at Rome, Hamburg, and Garros. Probably Roger's best chance will be at the
German event, where Roger was champion in 2005 and 2004 in Rafael's absence. (Both
men missed that tournament in 2006 after their grueling final in Rome.) The
courts at Hamburg are usually deemed slower than at the other events, a seeming
contradiction to Roger's past successes there.
THE SECOND AND THIRD TIERS
A host of fine players make up the second and third tiers in their prospects
for the forthcoming events, all capable of climbing upward if one or both of
the megastars falter. The rank order shown here is from a calculation
predicting success at Garros 07 based on weighted results of the past 15 months. The
prediction will be altered substantially by the forthcoming results at Rome and
Hamburg. Meanwhile one other contender is here being added to this listing
without regard to the calculations, his identity and credentials to be discussed
Second tier: Robredo, Djokovic, Gonzalez, Davydenko, Berdych
Third tier: Nalbandian, Roddick,. Ferrer, Ljubicic., Murray, Ferrero, Gasquet
Of special interest is the strong contingent of players currently aged 21 and
under. Nadal of course is still only 20, and four others of the same tennis
generation are already seen in our second and third tiers for the forthcoming
clay season, listed above.
Dangerous will be Richard Gasquet, 20, of the superior one-handed backhand.
The French star will pound cross-court backhands with relentless power and
accuracy, typically outlasting his opponent in such exchanges. Occasionally
Richard will change pattern with a down-the-line rocket of astonishing pace and
control. Richard will be quick upon any shortish ball offered by his opponent, and
he will show excellent ability at net.
Gasquet played impressively in the early rounds at Monte Carlo. His
third-round showdown with Ljubicic produced countless breathtaking backhand exchanges
by both men. Ivan's backhand is his strongest weapon off the ground, but
Richard's, which carries somewhat greater overspin, showed equal power and better
avoidance of error. Then against Ferrero, Gasquet led by a set and a break
before faltering, apparently tired from his matches earlier in the week, which
included doubles, along with a strenuous Davis Cup five-setter the weekend just
before. Richard is listed at 6-1 and is physically strong, with a body type
that is closer to sturdy than rangy.
Ahead of Gasquet in our calculations is Novak Djokovic, who is almost 20 at
6-2 and 177 pounds. The Belgrade-born star has shown excellent results in 2007,
having reached the round of 16 at Melbourne Park (he lost to Federer),
winning two matches at Dubai (losing to Federer), reaching the final at Indian Wells
(losing to Nadal), and then capturing the Sony-Ericsson at Miami, where he
beat Nadal along the way. His firm, attacking game is probably best suited to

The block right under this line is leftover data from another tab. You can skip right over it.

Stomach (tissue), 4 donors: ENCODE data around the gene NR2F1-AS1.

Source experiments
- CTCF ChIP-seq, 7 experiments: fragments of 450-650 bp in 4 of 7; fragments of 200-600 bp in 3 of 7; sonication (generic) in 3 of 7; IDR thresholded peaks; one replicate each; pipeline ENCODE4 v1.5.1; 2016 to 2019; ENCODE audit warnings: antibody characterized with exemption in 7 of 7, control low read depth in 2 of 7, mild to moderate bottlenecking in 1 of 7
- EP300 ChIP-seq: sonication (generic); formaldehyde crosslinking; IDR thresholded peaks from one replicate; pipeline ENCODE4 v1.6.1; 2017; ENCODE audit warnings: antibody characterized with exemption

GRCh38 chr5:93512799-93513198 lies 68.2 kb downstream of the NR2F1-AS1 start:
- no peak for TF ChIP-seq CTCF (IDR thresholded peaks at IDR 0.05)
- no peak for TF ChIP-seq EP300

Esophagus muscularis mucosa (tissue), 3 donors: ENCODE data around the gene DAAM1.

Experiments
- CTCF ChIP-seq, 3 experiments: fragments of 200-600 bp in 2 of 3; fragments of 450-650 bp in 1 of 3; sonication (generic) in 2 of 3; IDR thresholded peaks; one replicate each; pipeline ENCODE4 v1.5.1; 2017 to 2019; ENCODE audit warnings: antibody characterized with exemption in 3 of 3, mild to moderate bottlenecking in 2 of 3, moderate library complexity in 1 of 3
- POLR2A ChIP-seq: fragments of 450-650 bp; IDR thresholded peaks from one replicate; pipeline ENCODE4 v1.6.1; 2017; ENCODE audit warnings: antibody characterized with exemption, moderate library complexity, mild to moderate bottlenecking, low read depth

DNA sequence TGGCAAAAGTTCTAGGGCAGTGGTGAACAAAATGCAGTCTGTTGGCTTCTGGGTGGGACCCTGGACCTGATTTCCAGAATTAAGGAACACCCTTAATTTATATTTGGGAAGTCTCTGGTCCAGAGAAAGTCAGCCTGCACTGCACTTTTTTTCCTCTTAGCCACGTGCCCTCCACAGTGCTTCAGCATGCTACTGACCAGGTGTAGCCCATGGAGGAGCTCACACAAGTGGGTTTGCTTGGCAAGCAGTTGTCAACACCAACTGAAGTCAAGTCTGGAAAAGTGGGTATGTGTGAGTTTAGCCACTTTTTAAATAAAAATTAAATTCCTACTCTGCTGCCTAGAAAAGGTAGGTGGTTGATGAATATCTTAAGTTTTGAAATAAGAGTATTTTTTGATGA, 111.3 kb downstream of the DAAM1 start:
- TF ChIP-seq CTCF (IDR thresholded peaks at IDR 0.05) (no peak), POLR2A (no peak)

hard courts, but he achieved a fine clay-court run last year, winning four times
at Garros before losing to Nadal and then winning nine of ten matches in July
clay-court events. At Monte Carlo this year he beat Gaudio, a former Garros
champion, but then lost to David Ferrer.
At age 21 is Tomas Berdych, listed at 6-5 and 200 pounds, who brings extreme
and relentless power in serving and stroking. Power is generally not enough to
win on clay, but at Monte Carlo Tomas added enough mobility and finesse to
register three wins, including a fine split-set victory over Tommy Robredo.
Berdych finished 2006 at #13 in the world ranking, somewhat ahead of both Djokovic
and Gasquet, though he is probably slightly behind them on clay. Finally,
there is one other youthful member of our upper tiers, listed above--i.e., Andy
Murray, 19, who several months ago briefly penetrated the world's top ten.
Andy's favorite surface is listed as "clay," but his 2006 record on that surface
was unimpressive. He withdrew at Monte Carlo last week with injured back.
Not far outside our select group is Nicolas Almagro, aged 21 at a husky 6-0.
Almagro scored a 7-3 W-L record in the Latin American clay events early this
year, then won the April tournament at Valencia that began the European clay
season. A relentless clay warrior from Spain, Nicolas last year won three times
at Rome before losing to Federer in split sets, then lost in the second round
at Garros. Meanwhile Argentine Juan-Martin Del Potro at 6-5 and 172 at age 18
is less advanced in his career, but he showed clay skills in defeating both
Chela and Pavel in Europe last summer.
BARCELONA: NADAL d. CANAS 63 64
Nadal won the tournament at Barcelona one week after Monte Carlo, again
without loss of a set. His semi-final-round opponent was David Ferrer, who carried
Rafael to five-games-all in their opening set before bowing. In the opposite
half of the draw Davydenko withdrew after two wins with wrist trouble. Robredo
lost to veteran Argentine player Agustin Calleri in a three-setter. But the
event's most interesting development was the strong performance of Guillermo
Canas, who beat Calleri in a split-set semi and then faced Nadal in the Sunday
Canas, now age 29, had returned to the game in late 2006 after a suspension.
In February 2007 he won the clay event in Brazil, beating Ferrero, and in
March Guillermo stirred world attention by defeating Federer on hard courts at
both Indian Wells and Miami. Extremely quick on court and possessing firm and